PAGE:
Tracking CO2 Across Two Decades:

A Video Interview with Plant Physiologist Dr. Bert Drake

  • How did the study replicate a high atmospheric CO2 Environment?


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In order to do this research, we have to have some way to provide the plants with extra carbon dioxide. We want to create atmospheres that are like the atmospheres of the future, the atmospheres of say 2050.

To do this experiment with elevated CO2 in natural environments, you have to have to do something to contain the CO2, because CO2 disperses very quickly. So we built these chambers. These are clear. The sunlight can get through. The air is introduced at the bottom, and in that air we inject pure carbon dioxide to raise up the co2 inside the chambers near to where we want it to be.

They're like little greenhouses, except that they're open at the top. Opening the top means that the temperature inside is not going to be very different from outside, it will be a little different, that the rain can come in and that the full sunlight can come down on the plants.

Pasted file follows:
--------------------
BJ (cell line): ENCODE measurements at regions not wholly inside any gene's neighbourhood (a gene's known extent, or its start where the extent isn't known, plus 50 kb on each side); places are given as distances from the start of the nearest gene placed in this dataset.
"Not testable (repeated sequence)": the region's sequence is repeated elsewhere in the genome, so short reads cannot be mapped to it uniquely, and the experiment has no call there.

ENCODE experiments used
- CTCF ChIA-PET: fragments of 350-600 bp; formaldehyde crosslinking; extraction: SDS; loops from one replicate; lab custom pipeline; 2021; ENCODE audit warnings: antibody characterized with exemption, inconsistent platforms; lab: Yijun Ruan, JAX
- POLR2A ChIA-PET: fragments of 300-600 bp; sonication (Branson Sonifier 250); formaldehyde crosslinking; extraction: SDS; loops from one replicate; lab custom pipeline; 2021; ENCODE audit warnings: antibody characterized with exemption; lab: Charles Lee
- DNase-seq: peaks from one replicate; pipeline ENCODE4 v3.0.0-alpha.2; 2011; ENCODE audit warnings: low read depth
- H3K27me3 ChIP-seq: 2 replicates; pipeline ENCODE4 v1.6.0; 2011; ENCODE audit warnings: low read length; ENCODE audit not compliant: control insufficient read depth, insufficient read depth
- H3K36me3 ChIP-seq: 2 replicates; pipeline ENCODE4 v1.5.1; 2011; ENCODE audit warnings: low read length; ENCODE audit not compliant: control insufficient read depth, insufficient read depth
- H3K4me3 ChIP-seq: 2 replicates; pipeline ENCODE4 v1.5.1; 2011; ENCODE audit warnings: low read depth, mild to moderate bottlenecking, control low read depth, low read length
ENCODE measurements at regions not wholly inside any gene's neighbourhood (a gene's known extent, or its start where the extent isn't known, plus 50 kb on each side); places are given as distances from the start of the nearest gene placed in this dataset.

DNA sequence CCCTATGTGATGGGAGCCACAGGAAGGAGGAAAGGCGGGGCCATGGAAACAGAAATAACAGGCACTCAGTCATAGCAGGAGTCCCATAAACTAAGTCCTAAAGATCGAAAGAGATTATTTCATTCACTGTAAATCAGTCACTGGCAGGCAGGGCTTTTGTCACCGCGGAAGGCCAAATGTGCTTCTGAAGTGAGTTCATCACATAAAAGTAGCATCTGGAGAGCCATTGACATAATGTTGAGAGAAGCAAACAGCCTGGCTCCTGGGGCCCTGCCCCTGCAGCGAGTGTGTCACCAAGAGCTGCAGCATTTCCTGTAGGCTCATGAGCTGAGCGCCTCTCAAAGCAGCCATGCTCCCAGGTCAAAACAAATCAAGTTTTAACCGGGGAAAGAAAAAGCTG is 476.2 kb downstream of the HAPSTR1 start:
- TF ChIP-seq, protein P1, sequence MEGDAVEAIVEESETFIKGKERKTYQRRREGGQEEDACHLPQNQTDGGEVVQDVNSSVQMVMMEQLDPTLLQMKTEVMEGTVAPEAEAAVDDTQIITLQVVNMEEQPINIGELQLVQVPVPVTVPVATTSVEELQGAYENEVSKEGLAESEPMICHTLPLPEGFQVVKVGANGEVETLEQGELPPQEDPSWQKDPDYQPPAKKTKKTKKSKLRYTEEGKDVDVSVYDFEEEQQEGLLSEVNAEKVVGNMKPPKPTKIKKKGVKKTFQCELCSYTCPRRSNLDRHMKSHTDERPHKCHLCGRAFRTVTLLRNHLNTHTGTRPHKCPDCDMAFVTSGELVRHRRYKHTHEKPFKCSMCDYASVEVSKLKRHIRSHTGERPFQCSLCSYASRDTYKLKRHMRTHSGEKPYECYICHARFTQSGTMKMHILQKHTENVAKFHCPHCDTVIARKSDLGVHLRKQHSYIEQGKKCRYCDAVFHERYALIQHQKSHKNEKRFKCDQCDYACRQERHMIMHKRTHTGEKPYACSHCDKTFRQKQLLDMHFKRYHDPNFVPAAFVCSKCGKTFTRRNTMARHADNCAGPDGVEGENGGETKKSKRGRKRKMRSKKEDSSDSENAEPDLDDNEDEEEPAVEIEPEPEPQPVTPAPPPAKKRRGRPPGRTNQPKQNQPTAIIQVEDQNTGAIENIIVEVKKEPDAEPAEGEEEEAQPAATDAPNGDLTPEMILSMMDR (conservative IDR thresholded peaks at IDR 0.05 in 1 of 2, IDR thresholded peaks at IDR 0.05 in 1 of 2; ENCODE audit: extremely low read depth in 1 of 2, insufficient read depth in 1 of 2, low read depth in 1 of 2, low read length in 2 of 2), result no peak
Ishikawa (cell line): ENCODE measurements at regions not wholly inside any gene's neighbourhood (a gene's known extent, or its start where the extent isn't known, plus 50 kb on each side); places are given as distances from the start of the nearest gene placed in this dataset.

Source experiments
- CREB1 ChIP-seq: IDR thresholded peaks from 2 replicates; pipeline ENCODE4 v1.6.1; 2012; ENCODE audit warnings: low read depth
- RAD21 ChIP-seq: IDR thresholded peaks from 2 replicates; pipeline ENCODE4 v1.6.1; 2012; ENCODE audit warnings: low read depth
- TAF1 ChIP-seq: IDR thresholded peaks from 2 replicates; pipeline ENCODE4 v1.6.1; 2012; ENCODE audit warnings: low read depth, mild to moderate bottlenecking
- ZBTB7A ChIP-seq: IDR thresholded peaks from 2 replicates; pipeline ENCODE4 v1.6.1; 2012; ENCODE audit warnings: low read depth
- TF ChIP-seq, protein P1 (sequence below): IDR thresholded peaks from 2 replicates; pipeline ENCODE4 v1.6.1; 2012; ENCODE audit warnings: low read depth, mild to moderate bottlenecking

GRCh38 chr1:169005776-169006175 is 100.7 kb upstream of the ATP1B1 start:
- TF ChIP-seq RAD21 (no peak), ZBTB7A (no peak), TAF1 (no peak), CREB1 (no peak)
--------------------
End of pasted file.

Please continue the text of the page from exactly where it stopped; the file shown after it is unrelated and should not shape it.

But some of these chambers get extra carbon dioxide, and some of them, like this one here, only see what we call present normal ambient CO2. And then we have places that have no chamber at all, like over there, where we do all of our studies in the absence of a chamber and in the absence of the high cO2. Now that's the design of the experiment, we have to do that in order to control for the effects of the chamber on the experiment.

But introducing the air stream at the bottom of the chamber allows us to jack up the carbon dioxide to a level where we expect it to be say at the end of this century, maybe sometime between 2050 and 2075.